Christianity and the Problem of Human ViolenceChristianity and the Problem of Human Violence: Part 107: “I Desire Mercy and Not Sacrifice”
from Guide to Kingdom Living

True Christian living requires us to live according to Kingdom standards which bring Heaven to earth.

Christianity and the Problem of Human Violence: Part 107: “I Desire Mercy and Not Sacrifice”

By Stephen R. Kaufman, M.D.

Did Jesus condone sacred violence? While earlier writings in the Hebrew Scriptures described instructions from God concerning human and animal sacrifices, the later prophets condemned animal sacrifices. (See parts 19 & 23.) Jesus echoed Hosea 6:6 when he said, “Go and learn what this means ‘I desire mercy, and not sacrifice.’ For I came not to call the righteous, but sinners” (Mt 9:13). In this passage, Jesus defended his eating with tax collectors and sinners, whom the people despised. The people scapegoated these people by ostracizing them, but Jesus had compassion for them.

Jesus expanded on this theme in Mt 12:5-7. In response to the priests criticizing his disciples for plucking heads of grain on the Sabbath in order to eat, he said, “…have you not read in the law how on the Sabbath the priests in the temple profane the Sabbath, and are guiltless? I tell you, something greater than the temple is here. And if you had known what this means, ‘I desire mercy, and not sacrifice,’ you would not have condemned the guiltless.” Though Jesus was evidently referring specifically to his “guiltless” disciples, I think that Jesus was providing a more profound teaching. First, righteousness is not determined by temple practices, and a principle function of the temple was to perform animal sacrifices. Second, if people were merciful, they would not engage in “sacred” violence. Consequently they would not condemn the guiltless, which is what happens whenever they become embroiled in scapegoating. Significantly, animals were the guiltless victims of the sacrificial cult in Jesus’ time. It is noteworthy that, in disrupting the animal sacrifices in the Temple, Jesus liberated the animals as well as turned over the money-changers’ tables (John 2:15).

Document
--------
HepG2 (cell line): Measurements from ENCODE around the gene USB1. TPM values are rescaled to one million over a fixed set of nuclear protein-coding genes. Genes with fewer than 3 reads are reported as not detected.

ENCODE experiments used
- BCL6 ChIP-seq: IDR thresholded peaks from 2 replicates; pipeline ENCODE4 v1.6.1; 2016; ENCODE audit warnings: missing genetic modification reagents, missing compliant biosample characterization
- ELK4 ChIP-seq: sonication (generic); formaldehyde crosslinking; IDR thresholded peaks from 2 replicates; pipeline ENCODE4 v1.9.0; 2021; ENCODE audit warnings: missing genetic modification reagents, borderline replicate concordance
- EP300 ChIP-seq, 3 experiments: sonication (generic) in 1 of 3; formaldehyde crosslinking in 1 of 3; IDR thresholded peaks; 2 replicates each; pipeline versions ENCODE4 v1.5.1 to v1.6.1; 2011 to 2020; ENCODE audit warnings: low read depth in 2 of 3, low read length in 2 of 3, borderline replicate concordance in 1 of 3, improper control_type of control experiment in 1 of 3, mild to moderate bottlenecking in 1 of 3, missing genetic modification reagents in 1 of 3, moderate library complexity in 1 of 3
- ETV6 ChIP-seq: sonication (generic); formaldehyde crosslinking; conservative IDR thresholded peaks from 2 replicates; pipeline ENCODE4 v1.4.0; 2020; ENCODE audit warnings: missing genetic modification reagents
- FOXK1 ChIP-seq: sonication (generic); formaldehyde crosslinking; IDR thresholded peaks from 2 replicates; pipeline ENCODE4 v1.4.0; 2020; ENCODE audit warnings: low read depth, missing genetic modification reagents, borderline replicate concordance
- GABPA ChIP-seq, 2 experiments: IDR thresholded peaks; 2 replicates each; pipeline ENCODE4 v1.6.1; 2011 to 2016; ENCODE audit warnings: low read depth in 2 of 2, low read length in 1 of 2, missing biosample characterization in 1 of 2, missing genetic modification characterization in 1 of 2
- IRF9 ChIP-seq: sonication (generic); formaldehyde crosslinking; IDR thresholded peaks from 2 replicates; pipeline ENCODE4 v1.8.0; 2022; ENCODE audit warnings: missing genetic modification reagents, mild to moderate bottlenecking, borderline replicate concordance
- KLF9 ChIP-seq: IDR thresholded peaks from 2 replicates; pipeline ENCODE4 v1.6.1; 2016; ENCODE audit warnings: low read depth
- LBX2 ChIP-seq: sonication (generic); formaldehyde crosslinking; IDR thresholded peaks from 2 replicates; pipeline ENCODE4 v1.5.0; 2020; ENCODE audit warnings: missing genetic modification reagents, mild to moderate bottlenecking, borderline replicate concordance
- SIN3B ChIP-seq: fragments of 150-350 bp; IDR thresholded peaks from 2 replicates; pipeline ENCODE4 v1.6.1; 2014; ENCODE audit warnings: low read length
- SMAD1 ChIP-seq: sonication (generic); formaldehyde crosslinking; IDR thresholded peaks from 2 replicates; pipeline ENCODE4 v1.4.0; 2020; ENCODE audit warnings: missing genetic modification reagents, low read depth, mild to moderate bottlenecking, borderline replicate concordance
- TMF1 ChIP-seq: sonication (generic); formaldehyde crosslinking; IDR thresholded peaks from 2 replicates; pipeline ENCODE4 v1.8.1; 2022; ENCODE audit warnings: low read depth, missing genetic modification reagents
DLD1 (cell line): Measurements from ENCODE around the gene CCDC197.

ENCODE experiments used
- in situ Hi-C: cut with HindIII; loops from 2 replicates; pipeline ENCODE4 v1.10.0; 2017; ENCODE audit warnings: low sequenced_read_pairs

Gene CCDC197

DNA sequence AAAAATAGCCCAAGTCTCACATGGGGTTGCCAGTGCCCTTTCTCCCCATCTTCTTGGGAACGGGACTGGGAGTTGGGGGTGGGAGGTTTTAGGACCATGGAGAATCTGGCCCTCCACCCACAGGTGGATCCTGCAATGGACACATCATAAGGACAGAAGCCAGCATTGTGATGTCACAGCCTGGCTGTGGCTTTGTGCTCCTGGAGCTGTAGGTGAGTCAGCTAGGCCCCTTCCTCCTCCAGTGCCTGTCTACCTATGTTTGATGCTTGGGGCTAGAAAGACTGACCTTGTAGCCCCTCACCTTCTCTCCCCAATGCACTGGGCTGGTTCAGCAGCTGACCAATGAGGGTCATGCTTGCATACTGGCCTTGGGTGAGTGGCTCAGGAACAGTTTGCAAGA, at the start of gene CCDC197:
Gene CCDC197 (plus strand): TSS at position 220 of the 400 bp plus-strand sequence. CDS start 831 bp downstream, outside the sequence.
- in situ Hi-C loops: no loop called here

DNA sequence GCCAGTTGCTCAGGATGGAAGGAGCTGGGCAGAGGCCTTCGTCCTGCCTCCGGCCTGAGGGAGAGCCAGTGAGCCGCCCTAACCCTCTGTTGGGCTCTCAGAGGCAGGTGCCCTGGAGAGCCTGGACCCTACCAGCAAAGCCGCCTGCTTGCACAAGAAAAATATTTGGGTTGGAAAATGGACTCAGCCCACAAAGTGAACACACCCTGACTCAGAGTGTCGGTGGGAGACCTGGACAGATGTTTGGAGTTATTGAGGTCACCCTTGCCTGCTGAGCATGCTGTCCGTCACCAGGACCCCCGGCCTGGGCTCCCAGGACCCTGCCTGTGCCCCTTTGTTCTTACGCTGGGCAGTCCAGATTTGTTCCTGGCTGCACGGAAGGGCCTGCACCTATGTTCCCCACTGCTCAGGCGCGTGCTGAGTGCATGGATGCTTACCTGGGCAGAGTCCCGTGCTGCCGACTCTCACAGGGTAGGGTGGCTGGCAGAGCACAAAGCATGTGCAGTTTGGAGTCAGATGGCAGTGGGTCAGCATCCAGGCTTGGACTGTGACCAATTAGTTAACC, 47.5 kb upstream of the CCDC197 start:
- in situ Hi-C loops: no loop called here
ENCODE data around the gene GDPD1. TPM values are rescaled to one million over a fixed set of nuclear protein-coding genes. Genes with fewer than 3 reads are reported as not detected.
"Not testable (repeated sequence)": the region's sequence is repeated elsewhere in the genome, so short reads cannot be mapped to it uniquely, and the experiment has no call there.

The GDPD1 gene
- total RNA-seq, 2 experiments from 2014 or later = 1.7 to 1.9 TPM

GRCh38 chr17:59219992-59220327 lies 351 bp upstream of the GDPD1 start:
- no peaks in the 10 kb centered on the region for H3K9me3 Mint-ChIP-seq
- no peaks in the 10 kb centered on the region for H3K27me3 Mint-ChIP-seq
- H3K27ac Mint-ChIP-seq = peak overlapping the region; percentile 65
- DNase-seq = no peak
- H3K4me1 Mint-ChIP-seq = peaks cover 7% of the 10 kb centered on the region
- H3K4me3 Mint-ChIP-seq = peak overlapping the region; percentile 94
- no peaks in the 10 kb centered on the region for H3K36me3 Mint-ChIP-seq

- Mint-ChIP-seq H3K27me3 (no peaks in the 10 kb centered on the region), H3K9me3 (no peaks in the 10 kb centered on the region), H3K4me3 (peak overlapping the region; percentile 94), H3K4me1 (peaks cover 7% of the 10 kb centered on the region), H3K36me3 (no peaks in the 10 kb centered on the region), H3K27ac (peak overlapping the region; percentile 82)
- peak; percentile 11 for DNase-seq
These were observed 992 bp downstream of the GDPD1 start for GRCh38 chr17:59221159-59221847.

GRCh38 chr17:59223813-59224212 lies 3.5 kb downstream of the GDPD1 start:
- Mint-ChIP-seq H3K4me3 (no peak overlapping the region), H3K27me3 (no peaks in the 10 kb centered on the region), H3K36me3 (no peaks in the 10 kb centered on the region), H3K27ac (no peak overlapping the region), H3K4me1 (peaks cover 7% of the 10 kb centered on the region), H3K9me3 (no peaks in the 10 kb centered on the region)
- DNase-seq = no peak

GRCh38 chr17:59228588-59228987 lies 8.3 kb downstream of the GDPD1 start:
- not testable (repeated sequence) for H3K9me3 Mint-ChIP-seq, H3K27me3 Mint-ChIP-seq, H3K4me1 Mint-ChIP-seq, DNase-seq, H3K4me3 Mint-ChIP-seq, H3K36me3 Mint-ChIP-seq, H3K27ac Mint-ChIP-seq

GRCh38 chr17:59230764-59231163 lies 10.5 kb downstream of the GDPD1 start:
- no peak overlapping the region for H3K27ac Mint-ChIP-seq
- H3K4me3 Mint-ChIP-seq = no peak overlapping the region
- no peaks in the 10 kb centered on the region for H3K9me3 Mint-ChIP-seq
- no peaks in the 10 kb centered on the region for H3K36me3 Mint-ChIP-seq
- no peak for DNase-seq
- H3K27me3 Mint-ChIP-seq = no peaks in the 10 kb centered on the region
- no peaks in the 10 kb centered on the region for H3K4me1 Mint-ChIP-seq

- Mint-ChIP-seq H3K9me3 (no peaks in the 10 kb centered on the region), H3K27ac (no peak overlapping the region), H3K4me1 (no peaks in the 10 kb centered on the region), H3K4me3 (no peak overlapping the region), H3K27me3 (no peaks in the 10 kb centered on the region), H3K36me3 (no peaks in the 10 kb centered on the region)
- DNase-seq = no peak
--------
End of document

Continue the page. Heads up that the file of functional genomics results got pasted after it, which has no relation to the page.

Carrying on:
Next week, we will explore Paul’s letter to the Romans, in which he said, “I appeal to you therefore, brethren, by the mercies of God, to present your bodies as a living sacrifice, holy and acceptable to God, which is your spiritual worship” (12:1).

Go on to: Part 108: Romans 12:1 and 6:23
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